At the 18th Conference of the Parties to the United Nations Framework Convention on Climate Change (UNFCCC), the parties agreed to a standard format for developed countries to follow when reporting on the climate finance they provide to developing countries. Developed countries will use these formats for the first time when they submit their Biennial Reports to the UNFCCC in early 2014. Later in 2014, developing countries are expected to submit Biennial Update Reports showing the financial support that they have received. From initial attempts to measure and report climate finance by developed and developing countries, it is already apparent that information on finance provided is unlikely to match information on finance received.Aside from the reporting requirements of the UNFCCC, better financial data can help decision makers in developing countries identify gaps, improve coordination and management, and raise funds to mitigate and adapt to climate change. Better climate finance information can also enable countries to draw lessons from the use of different financial instruments and develop strategies and policies that aim to expand finance for climate change. Improved data will allow the information reported by developed countries to be cross-checked, thus promoting transparency, completeness, and accuracy. Finally, it can contribute to a more comprehensive picture of climate financial flows in relation to development assistance at the national and international levels. This working paper reports on three workshops in Asia, Africa, and Latin America, in which participants discussed some of the steps that developing countries and their international partners can take toward monitoring and tracking climate finance more effectively. More than 40 representatives from 20 developing countries, regional development banks, and national organizations attended the three workshops. Participants shared information on the limits of existing legislation and mandates, national planning and approval processes, financial management systems, efforts to coordinate among ministries and development partners, and many other unique challenges faced by the participating countries. WRI obtained additional information via a questionnaire, follow-up correspondence, and interviews with representatives of the countries.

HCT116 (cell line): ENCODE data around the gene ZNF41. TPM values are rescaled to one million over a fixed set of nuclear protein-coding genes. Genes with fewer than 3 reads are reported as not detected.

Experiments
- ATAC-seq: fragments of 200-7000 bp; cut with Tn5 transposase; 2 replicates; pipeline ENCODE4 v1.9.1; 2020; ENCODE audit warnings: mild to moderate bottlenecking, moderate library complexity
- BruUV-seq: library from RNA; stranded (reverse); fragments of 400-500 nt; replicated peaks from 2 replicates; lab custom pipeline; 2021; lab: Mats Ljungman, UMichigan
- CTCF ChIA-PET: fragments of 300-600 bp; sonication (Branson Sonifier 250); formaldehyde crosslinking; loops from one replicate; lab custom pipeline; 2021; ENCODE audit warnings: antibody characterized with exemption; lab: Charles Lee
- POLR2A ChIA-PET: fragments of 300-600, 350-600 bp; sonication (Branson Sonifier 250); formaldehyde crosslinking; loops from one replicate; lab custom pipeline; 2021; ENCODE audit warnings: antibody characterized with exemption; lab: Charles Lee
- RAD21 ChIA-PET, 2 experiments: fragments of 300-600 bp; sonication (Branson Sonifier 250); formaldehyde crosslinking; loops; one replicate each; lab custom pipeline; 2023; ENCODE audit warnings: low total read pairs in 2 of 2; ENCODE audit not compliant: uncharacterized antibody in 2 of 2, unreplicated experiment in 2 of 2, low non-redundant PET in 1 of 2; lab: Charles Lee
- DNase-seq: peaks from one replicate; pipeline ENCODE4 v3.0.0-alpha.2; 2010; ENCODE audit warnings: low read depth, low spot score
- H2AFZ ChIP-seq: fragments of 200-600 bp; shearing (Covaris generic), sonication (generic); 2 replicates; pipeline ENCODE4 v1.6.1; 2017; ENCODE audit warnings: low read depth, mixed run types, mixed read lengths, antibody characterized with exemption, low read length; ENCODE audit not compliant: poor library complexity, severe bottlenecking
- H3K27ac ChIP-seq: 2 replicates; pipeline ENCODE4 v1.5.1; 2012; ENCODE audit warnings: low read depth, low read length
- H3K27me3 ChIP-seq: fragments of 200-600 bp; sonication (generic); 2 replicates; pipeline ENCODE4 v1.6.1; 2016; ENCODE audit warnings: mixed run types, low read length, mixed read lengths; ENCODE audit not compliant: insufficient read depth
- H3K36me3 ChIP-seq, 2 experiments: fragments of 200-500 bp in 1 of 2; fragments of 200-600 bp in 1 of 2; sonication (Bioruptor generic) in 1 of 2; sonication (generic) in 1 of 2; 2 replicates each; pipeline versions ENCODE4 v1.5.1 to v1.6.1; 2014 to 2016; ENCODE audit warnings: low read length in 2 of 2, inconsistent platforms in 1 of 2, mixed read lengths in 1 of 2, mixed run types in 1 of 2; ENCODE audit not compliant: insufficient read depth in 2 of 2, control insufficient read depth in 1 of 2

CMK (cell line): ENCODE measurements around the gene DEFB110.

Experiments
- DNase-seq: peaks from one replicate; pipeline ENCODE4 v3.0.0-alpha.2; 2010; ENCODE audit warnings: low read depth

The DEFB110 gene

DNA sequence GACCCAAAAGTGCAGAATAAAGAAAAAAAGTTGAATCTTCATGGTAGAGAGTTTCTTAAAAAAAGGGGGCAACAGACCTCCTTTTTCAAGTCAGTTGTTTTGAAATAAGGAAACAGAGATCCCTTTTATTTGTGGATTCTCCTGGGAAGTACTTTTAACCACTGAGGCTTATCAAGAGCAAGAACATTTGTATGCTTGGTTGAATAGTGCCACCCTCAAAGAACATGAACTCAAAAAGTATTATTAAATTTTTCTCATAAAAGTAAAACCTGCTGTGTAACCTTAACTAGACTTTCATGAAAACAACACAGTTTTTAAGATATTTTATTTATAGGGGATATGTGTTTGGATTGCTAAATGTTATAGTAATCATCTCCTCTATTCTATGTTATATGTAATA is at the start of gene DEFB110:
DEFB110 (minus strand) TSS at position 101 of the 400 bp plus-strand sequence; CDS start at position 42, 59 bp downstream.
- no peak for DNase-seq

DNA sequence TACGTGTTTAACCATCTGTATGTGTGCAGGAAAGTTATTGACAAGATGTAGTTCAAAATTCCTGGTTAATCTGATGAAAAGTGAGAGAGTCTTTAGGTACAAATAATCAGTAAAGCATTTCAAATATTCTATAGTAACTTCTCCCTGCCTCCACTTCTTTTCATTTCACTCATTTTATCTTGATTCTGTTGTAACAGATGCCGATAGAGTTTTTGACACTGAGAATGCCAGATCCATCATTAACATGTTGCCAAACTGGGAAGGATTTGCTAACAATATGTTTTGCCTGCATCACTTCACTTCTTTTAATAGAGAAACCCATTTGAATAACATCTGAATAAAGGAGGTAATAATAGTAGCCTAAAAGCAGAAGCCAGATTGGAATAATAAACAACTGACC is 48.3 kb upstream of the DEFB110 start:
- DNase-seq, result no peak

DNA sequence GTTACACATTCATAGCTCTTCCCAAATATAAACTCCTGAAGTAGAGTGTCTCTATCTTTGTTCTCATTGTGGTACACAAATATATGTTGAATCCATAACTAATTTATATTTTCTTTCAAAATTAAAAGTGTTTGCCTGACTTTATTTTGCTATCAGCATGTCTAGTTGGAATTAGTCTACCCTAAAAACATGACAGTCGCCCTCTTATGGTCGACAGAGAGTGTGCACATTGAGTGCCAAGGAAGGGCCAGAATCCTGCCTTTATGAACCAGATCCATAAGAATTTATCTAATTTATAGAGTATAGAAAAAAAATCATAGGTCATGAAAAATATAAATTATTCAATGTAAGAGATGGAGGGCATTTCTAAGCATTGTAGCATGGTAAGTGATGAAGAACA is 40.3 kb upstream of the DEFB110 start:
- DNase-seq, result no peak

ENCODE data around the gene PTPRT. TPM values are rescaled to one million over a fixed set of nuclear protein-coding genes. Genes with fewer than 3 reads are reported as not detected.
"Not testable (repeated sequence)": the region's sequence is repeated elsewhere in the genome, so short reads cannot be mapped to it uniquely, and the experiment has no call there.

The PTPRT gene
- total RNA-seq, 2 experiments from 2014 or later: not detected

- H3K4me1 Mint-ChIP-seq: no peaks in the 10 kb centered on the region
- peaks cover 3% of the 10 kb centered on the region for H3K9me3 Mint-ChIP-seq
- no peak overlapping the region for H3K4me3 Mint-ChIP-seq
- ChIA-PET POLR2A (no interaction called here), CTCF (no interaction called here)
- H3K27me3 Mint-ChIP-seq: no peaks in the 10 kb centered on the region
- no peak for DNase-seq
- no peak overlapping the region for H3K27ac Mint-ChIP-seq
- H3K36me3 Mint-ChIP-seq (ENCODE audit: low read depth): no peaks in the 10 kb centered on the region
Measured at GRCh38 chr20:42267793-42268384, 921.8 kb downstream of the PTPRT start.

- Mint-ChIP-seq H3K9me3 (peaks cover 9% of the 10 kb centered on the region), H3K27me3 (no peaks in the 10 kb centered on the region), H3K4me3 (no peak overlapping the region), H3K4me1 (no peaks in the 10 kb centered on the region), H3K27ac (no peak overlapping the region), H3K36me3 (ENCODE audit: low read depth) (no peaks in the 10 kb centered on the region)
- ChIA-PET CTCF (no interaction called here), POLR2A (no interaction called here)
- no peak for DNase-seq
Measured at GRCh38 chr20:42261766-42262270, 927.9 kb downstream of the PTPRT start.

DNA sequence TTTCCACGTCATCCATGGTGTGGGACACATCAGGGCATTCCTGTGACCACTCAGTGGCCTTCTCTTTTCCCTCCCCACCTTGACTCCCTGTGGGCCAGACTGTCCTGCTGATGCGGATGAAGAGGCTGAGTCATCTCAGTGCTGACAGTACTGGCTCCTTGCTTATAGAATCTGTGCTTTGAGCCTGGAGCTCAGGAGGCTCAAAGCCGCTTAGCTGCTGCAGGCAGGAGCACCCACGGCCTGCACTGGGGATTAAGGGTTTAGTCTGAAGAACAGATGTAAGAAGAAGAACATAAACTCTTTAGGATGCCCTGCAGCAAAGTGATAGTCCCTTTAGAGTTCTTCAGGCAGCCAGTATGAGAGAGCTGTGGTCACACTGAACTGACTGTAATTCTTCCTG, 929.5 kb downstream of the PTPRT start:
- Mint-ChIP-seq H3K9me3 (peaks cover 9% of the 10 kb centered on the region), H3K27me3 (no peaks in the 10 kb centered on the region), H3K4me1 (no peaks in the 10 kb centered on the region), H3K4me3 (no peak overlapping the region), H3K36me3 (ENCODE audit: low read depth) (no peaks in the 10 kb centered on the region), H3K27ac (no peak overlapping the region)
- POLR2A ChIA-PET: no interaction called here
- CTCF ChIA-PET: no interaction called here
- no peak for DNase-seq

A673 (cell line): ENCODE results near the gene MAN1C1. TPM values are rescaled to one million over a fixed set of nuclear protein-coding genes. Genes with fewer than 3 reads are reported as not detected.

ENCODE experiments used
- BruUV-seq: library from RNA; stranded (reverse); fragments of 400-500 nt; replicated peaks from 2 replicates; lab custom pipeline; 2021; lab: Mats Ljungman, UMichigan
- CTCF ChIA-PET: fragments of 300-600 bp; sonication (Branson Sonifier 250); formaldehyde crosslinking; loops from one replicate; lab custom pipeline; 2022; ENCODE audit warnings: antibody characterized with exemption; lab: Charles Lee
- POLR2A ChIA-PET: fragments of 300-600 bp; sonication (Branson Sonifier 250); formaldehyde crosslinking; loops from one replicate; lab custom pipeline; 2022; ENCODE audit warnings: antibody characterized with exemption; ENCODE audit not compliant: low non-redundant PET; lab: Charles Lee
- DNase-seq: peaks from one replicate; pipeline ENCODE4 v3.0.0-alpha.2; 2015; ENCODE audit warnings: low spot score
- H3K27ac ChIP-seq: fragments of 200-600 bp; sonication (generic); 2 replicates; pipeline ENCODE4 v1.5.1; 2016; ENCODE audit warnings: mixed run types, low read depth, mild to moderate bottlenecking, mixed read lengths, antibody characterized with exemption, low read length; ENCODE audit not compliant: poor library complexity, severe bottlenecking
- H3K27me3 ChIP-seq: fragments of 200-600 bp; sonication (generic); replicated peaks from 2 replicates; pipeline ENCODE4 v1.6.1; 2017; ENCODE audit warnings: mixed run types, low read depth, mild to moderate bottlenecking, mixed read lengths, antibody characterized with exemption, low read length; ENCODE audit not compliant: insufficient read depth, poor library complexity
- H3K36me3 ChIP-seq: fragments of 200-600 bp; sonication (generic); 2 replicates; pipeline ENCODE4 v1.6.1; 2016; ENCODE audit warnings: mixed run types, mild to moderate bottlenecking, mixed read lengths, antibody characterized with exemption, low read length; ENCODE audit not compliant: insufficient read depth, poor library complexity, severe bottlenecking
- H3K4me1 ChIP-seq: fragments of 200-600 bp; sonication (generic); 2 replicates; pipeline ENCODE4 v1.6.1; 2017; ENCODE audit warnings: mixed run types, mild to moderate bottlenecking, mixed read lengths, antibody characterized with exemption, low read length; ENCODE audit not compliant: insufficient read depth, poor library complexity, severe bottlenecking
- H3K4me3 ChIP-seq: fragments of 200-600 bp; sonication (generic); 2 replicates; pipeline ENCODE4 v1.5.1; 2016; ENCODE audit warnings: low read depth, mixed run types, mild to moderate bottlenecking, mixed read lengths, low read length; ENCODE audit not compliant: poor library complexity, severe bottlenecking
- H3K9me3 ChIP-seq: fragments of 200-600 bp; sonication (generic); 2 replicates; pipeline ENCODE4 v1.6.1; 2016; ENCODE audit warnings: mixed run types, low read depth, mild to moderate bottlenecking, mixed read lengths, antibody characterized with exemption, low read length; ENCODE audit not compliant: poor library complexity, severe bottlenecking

Plan Cadre des Nations Unies Pour L'assistance au Développement du Bénin